We hope to send a message of “understanding and reconciliation overcoming hatred” from Hiroshima to the world through our reading performance of “Hotarubi,” in the 75th milestone year since the dropping of the A-bomb. We hope to make these a reality: “Peace: the whole world smiles” and “A world without nuclear weapons.” In addition, by recruiting many citizens (approx.100-150 people) to participate in a choir within the play (Music: Amazing Grace, Poem: Give Back the Human by Sankichi Toge), it will lead to a citizens’ movement for peace with new opportunities to think about peace.
Peace is a prerequisite for all our daily living. However, in the repetition of everyday life, it’s easy to forget to appreciate having (living in) peace. In the meantime, we are facing constant instability with repeated missile launches from North Korea, claims of nationalism in European countries and the United States, ethnic conflicts and disputes in various regions and frequent terrorist incidents. Under these circumstances, the threat of nuclear war is higher than the cold war era, when considering not only planned attacks, but political miscalculations (misunderstandings), accidents, and mistakes.
The 73rd year miracle: The girl standing in the burnt-out ruins was his mother, 10 years old at the time of the A-bombing! The Hiroshima Municipal Funairi High School Theater Club is the only high school theater club in Japan that has been participating in the theater competition for over 40 years using the theme, “A-bomb and Peace. Three years ago, a photo in Mainichi Newspaper in a special featured piece about the A-bomb, caught the eye of Tetsunobu Fujii, who is an alumnus of the theater club. The photo was of a girl staring at the camera despite being injured, wrapped in bandages, and wearing a blood-stained blouse. It was a photo taken by Yukio Kunihira, a photographer for Mainichi Newspaper, on August 9th, three days after the dropping of the A-bomb. The photo caught Fujii’s eyes because the girl in the photo reminded him of his mother, “Yukiko-san,” who died at a young age of 42 when he was a second year student in high school. Fujii, who couldn’t get the photo out of his mind, contacted the Hiroshima Peace Memorial Museum about it. The staff there were amazed as 73 years had passed, more than half a century since the A-bombing. After an appraisal by an expert, it was confirmed that the girl in the photo was Fujii’s mother, “Yukiko-san.”
The following year, on August 13, 2018, the annual Funairi High School Theater Club Alumni Association meeting was being held. Fujii told Shuji Kubota, another alumnus, “My mother (10 years old at the time) had her picture taken by a photographer for Mainichi Newspaper on August 9, immediately after the A-bombing. That photo will be displayed at the entrance of the main building once the renovation of the museum is done.” Furthermore, Fujii consulted Kubota, “Is writing a script about the photographer of Mainichi Newspaper, who took my mother’s photo, possible.” Fujii knew Kubota had continued in theater even after graduation. Kubota requested that Fujii send relevant materials to him to determine if writing a script would be possible. After receiving the materials, Kubota became interested that “Yukiko-san” had fervently studied English. The words, “Mutual Understanding” and “Reconciliation” arose in Kubota’s heart.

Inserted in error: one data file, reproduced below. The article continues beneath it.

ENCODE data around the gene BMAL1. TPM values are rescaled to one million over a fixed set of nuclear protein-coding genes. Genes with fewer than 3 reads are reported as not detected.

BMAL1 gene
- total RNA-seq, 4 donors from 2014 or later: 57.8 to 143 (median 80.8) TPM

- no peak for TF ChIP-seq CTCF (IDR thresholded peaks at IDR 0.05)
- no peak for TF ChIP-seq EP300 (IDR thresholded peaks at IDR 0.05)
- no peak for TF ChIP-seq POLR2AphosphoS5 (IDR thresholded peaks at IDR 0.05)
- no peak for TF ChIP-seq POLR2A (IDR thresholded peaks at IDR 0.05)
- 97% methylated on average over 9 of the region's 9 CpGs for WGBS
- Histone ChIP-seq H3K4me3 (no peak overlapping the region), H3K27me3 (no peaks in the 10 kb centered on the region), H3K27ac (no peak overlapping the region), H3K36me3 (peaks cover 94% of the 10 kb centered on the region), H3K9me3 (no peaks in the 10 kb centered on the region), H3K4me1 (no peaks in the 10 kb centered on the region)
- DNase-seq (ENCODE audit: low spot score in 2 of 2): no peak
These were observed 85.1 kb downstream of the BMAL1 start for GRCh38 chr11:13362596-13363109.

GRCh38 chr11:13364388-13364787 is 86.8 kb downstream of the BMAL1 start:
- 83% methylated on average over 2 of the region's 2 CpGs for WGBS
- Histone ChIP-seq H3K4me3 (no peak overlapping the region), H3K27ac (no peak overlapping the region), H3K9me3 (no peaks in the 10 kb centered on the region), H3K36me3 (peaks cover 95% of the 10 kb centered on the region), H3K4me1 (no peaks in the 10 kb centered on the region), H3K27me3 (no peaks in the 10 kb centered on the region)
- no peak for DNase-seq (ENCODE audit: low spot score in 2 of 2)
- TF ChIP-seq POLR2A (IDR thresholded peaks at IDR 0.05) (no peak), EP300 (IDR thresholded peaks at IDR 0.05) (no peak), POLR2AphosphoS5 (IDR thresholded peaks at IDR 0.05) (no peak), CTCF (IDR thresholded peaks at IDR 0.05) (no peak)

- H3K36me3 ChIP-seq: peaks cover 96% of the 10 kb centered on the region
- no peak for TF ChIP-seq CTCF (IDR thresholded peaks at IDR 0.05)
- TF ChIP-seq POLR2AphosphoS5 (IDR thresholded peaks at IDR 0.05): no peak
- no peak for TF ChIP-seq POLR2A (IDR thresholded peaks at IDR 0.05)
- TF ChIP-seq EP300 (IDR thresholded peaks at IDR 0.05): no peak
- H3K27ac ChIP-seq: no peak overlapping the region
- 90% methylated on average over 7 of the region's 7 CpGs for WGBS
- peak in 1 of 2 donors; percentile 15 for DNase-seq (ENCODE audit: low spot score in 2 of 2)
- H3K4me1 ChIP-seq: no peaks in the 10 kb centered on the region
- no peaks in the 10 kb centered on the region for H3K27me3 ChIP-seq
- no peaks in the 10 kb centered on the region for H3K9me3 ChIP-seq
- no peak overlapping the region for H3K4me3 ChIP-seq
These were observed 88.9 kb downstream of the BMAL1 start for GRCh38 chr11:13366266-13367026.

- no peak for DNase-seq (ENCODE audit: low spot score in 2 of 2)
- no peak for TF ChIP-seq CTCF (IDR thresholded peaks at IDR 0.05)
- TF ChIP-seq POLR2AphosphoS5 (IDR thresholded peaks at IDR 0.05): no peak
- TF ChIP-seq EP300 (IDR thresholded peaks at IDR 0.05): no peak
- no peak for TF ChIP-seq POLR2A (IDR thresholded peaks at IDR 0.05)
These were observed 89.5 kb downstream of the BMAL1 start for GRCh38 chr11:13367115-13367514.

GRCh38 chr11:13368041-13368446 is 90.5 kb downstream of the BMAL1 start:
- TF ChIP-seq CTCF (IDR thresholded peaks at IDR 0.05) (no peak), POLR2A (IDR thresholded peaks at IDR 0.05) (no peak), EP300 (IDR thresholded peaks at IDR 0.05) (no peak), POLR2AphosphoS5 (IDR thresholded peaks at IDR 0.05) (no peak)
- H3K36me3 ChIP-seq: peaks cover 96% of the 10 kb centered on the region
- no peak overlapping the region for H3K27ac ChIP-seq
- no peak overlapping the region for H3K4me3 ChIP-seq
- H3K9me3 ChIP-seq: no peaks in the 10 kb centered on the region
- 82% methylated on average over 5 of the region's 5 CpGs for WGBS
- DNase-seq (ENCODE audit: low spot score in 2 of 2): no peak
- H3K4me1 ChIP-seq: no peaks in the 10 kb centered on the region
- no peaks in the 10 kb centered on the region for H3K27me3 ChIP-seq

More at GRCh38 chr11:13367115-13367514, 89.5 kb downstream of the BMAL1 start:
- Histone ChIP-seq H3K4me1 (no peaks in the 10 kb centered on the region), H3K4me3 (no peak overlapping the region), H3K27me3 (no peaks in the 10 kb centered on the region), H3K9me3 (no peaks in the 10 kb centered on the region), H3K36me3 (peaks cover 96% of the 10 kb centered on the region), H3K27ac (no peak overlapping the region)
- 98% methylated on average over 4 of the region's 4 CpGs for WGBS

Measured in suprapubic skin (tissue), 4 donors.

Ten-year-old Yoko, her right-hand fingers stuck each other due to the heat burns from A-bombing. John who was the US Army force offered to help her at that time, but she never opened her heart to John.
When she was in a Junior high school, her friend asked her to go to see Mr. Schmoe who was building the houses for Hibakusha (A-bomb survivors), where she met Kyoko who stayed cheerful while having Keloids in her face. Kyoko said, “I am looking for the reasons for my survival”. This words strongly stayed in Yoko’s mind.
The time passed after a while, she met Yoshihiko who entered Hiroshima for cremating dead body after the A-bombing, who was Nyushi Hibakusha (Entry victim). She got married, raised 3 children, traveled to US for A-bomb testimony, then she was reunited John…
The “Firefly lights” is the story of the woman who worked very hard to survive after war.
This performance is produced by the production committee for the reading performance “Hotarubi.”
A new committee was launched for this performance; the old boys from Funairi High School Theater Club and second and third generation A-bomb survivors played a central role calling for collaborators. The performance will be held on August 1, 2020, at a sacred place of peace, Phoenix Hall at Hiroshima International Conference Center in Hiroshima Peace Memorial Park (accommodates 1500 people). We also hope to create a citizen’s movement for peace by recruiting many citizens (approx.100-150 people) to participate in a choir within the play (Music: Amazing Grace, Poem: Preface to Poems of the Atomic Bomb by Sankichi Toge).
This performance is not for profit. At the time of this writing, support has been given by Hiroshima City, Hiroshima City Board of Education, and Hiroshima Prefectural Choral Association.